Afghan President Hamid Karzai firmed up his stand against signing a security pact with the United States after charging a drone strike had killed a child.
Karzai, who is seeking more guarantees including additional assurances to protect civilians before signing the strenuously negotiated security agreement with the United States, said Thursday a suspected U.S. drone strike in Helmand province killed a 2-year-old and injured two women, the Washington Post reported.
The Karzai statement said the information about the drone strike was conveyed to him by Helmand Gov. Mohammad Naem, the Post said.
The report said there was no response to requests for comment from the U.S.-led coalition in Afghanistan.
The BBC quoted the Afghan Islamic Press news agency as saying the alleged U.S. raid struck a house in the Faqiran village in Garmser district.
The New York Times said it was not known whose drones were involved as both British and American forces use them in the Helmand area.
The bilateral security agreement will set the terms for the number of U.S. troops that will remain in Afghanistan post-2014 after the current NATO and U.S.-led forces complete their withdrawal from Afghanistan. Any residual U.S. troops would be involved mostly in training Afghan forces, although some of them may also be conduct counter-terrorism operations.
The agreement, which the United States insists needs to be signed by Karzai before the end of this year to allow for further planning, was approved last week by Afghanistan's grand assembly of elders at their Loya Jirga. However since then, Karzai has said the agreement can only be signed by Afghanistan's new president after elections in April.
The agreement took about a year to negotiate and required even last-minute talks before a final draft could be concluded for consideration by the Loya Jirga.
But with Karzai's reluctance, the fate of the agreement remains in question. Karzai also has demanded further assurances that the United States won't interfere in the April elections, its troops will stop raids of Afghan homes and assist the Karzai government in starting peace talks with Taliban insurgents.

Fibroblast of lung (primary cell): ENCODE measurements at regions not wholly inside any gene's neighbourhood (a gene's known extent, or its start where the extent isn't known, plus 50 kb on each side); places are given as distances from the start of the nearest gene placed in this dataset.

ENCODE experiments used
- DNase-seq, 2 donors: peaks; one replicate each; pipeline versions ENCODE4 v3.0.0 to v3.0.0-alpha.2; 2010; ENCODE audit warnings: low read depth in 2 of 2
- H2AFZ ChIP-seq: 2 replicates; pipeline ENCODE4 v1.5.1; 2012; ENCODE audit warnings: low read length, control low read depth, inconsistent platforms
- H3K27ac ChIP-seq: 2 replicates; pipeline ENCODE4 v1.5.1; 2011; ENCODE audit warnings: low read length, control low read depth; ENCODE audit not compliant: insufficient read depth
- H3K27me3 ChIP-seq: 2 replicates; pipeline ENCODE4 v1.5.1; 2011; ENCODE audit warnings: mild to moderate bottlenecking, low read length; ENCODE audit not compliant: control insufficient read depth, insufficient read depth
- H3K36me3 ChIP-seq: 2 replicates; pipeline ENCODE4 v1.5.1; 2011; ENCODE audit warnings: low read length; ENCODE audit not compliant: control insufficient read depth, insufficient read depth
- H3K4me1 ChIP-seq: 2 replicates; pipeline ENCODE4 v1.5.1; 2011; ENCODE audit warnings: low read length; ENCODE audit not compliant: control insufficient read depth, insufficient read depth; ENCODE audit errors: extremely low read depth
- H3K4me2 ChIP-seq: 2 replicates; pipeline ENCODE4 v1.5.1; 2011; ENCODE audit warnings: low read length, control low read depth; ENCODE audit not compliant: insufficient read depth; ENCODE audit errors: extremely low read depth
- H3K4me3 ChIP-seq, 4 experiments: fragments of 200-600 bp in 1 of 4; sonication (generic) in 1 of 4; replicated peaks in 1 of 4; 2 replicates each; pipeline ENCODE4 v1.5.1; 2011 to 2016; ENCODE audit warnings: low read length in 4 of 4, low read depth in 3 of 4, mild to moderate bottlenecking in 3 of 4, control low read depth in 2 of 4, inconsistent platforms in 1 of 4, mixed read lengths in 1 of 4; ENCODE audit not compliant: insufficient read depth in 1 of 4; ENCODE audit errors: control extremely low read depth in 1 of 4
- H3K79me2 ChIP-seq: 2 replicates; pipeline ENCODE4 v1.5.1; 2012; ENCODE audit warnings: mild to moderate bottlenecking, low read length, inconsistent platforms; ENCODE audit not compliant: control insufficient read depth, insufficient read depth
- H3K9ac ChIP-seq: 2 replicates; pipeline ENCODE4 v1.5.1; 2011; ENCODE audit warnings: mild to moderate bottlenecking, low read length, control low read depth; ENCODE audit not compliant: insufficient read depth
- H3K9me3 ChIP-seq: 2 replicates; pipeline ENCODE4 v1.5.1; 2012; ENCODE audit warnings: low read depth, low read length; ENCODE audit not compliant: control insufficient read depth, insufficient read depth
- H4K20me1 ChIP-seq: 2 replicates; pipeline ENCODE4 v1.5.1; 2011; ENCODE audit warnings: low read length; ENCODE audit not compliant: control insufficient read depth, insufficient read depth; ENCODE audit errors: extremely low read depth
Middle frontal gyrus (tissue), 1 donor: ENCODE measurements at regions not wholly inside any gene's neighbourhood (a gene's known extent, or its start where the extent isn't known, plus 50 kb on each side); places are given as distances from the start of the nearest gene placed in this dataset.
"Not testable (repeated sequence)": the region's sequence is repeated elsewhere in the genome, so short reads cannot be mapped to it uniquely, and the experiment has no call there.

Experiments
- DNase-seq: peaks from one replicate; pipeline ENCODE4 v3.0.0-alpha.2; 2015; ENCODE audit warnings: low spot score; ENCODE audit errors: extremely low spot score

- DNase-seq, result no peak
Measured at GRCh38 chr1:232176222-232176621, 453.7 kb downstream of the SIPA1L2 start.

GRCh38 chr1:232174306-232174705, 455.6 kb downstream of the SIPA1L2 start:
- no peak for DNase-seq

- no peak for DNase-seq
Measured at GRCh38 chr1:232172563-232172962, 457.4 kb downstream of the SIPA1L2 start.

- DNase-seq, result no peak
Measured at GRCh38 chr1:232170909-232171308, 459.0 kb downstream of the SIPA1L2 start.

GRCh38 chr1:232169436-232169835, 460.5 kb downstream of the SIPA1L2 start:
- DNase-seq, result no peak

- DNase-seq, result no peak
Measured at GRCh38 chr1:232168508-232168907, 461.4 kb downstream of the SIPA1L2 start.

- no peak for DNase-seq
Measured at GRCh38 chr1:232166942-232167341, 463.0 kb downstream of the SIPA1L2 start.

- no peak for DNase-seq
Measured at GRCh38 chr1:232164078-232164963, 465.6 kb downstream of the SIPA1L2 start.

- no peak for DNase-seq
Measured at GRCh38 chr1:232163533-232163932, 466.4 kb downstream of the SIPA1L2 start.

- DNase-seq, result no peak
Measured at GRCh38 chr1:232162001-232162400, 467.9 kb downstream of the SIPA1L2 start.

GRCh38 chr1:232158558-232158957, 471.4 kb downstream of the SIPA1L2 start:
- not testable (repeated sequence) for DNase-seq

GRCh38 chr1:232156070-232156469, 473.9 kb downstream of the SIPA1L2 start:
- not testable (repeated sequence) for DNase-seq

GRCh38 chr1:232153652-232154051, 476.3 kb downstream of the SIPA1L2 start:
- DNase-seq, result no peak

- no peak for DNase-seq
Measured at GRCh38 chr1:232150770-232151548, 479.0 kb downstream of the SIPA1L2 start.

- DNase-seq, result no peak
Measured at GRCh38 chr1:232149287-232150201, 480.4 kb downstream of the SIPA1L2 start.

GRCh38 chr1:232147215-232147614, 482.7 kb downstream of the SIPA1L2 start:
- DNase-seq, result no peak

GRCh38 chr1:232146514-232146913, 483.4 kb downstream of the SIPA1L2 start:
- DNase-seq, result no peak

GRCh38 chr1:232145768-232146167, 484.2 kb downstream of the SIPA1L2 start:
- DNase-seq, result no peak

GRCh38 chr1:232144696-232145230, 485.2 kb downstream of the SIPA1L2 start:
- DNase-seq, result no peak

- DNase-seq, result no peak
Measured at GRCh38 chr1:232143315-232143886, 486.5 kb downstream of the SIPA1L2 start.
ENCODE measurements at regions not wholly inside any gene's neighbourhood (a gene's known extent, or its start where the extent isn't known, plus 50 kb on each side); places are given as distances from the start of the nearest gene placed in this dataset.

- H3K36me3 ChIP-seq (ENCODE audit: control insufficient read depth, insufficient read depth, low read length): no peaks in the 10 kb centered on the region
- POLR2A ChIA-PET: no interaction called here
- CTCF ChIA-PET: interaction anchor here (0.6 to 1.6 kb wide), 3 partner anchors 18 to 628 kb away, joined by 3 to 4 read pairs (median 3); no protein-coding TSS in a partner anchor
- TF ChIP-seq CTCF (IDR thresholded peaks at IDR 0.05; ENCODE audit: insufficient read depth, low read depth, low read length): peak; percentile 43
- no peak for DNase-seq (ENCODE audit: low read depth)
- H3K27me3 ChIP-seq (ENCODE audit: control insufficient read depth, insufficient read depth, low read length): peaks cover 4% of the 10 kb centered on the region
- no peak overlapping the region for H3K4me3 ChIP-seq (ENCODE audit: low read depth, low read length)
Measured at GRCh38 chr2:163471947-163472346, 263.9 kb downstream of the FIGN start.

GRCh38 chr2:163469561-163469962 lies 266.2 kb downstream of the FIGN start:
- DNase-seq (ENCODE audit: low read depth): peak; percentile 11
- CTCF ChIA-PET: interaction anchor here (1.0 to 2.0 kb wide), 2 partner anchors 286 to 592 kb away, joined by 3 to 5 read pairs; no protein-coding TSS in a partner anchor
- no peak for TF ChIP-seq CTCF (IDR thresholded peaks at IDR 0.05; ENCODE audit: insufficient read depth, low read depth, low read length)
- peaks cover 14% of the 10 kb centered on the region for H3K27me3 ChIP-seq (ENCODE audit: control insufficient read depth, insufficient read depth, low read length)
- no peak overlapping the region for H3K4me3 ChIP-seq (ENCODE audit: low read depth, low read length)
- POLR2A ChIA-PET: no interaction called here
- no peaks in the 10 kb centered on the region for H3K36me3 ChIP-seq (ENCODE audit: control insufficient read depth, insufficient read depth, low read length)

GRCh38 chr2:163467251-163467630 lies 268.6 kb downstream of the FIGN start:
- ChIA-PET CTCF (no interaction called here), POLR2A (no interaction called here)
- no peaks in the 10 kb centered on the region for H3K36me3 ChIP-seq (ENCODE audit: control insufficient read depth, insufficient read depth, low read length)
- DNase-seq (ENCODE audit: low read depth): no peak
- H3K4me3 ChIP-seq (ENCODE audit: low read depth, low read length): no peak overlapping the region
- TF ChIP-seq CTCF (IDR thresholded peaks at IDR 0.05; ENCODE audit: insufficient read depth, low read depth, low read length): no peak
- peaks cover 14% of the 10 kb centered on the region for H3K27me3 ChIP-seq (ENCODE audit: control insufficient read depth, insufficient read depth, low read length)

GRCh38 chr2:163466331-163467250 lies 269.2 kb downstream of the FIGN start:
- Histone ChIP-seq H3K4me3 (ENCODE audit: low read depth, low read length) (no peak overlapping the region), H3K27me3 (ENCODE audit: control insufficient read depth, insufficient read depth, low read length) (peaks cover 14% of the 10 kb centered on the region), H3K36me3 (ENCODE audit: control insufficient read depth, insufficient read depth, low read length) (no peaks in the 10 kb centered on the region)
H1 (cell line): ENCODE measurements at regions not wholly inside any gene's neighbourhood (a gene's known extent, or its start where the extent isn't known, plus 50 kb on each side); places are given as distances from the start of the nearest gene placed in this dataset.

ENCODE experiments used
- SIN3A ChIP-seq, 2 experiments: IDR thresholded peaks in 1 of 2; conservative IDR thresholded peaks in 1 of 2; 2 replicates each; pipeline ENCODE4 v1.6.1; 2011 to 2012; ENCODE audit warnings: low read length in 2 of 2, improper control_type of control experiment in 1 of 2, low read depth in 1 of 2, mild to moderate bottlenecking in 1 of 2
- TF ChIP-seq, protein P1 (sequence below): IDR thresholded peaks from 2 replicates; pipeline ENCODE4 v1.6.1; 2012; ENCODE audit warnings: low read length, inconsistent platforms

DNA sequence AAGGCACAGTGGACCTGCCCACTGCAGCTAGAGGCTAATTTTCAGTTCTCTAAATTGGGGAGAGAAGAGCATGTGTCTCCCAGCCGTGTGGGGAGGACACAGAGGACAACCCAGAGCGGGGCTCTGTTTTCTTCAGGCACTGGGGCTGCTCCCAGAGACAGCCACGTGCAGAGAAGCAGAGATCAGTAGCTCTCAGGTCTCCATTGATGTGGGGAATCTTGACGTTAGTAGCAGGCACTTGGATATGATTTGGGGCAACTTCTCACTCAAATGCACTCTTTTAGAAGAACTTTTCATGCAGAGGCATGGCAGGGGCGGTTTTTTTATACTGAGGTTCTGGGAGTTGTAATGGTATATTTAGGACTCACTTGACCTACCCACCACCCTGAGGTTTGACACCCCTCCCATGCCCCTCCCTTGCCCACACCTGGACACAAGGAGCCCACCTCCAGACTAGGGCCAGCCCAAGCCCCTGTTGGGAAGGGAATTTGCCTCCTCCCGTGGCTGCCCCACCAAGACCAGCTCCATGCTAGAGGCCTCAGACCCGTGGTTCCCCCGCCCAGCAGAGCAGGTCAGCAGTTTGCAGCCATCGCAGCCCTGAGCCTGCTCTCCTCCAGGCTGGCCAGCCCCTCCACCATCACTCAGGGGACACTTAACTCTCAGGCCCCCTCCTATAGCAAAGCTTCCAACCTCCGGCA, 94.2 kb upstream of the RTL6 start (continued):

The Post said as part of the help in the starting the peace talks, Karzai also wants the United States to release 17 Afghan prisoners from the Guantanamo Bay detention center.
In his latest statement on the Helmand strike, Karzai said: "This attack shows that American forces are not respecting the life and safety of Afghan people's houses," adding innocent Afghan people have become victims of the war "under the name of terrorism" and that they have "had no safety in their homes."
The Afghan leader said he will not sign the security agreement if such "oppressions by foreign forces continue."
The Post quoted coalition commanders that they think Karzai is using allegations of civilian deaths for political purposes.
Earlier this week, Karzai told visiting U.S. national security adviser Susan Rice American troops should no longer enter Afghan civilian homes.
The administration of U.S. President Barack Obama has said if the security agreement is not signed by the year-end deadline, it will be forced to choose the zero option of not leaving any troops post 2014.
The Post said many Afghan leaders are concerned Afghan security may be affected by Karzai's stand as the security agreement will bring $4 billion in annual U.S. and coalition funding for the Afghan military.
Speaking to the Wall Street Journal, U.S. Marine Corps Gen. Joseph Dunford, the top commander of the coalition forces, warned about the consequences of Karzai's failure to quickly sign the security agreement.
"The uncertainty and the lack of confidence about the post-2014 environment has had an adverse effect on the people in some very real ways, whether it be the flight of young people who try to leave the country, whether it be plunging real-estate prices, the rate of the Afghani" currency, the general said.